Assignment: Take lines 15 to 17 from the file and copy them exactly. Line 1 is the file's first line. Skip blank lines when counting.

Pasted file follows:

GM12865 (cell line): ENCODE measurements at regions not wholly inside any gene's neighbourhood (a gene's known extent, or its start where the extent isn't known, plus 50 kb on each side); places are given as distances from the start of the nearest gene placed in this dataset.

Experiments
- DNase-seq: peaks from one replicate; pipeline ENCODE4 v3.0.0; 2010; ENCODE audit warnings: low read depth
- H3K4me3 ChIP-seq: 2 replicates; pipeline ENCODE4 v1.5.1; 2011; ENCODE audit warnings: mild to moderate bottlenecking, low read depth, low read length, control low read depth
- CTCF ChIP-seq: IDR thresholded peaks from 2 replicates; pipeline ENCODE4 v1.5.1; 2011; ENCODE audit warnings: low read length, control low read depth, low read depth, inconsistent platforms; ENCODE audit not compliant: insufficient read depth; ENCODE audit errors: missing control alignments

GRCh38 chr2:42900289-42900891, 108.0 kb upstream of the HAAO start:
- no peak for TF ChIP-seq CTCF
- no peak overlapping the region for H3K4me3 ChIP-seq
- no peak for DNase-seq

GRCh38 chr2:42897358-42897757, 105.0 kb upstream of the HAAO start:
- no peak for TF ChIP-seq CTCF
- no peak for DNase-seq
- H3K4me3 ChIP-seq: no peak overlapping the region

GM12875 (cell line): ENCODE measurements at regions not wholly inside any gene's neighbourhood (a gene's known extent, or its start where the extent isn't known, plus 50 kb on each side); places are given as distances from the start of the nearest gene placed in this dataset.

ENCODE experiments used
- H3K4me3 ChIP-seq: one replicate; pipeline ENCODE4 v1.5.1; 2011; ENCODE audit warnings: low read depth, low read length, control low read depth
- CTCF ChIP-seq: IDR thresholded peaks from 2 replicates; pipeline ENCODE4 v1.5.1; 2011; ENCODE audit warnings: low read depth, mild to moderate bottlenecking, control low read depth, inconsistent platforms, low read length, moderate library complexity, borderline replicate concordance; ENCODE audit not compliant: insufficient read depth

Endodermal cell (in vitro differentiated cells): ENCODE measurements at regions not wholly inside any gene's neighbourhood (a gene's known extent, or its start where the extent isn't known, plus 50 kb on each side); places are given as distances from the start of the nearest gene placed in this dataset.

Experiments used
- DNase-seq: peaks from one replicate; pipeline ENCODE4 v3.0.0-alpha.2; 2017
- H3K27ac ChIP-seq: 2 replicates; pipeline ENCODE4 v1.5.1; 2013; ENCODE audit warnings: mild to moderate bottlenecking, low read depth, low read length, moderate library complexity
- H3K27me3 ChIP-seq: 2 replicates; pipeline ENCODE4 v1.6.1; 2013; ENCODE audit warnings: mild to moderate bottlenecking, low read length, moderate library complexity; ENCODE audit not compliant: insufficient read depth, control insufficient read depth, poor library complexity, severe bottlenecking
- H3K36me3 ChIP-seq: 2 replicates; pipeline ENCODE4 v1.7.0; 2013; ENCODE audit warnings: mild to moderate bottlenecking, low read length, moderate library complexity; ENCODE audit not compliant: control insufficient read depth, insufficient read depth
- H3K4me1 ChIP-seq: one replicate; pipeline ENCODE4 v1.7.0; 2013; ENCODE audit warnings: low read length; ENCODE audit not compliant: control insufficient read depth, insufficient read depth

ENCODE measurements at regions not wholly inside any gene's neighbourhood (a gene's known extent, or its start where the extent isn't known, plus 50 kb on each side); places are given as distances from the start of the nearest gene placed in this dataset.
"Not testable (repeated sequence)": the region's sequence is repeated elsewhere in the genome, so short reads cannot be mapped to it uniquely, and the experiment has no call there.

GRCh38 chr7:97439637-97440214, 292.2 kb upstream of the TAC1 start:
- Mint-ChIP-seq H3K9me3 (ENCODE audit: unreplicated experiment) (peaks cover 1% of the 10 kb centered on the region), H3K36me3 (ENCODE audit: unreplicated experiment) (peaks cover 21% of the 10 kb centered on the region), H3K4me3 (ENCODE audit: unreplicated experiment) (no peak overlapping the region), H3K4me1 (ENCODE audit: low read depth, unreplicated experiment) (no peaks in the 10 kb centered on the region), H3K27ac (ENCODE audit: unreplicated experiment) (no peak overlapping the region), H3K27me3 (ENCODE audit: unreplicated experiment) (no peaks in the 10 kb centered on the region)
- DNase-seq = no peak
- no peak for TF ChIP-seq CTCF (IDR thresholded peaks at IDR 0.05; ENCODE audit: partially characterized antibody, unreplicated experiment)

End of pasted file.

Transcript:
ENCODE experiments used
- H3K4me3 ChIP-seq: one replicate; pipeline ENCODE4 v1.5.1; 2011; ENCODE audit warnings: low read depth, low read length, control low read depth
- CTCF ChIP-seq: IDR thresholded peaks from 2 replicates; pipeline ENCODE4 v1.5.1; 2011; ENCODE audit warnings: low read depth, mild to moderate bottlenecking, control low read depth, inconsistent platforms, low read length, moderate library complexity, borderline replicate concordance; ENCODE audit not compliant: insufficient read depth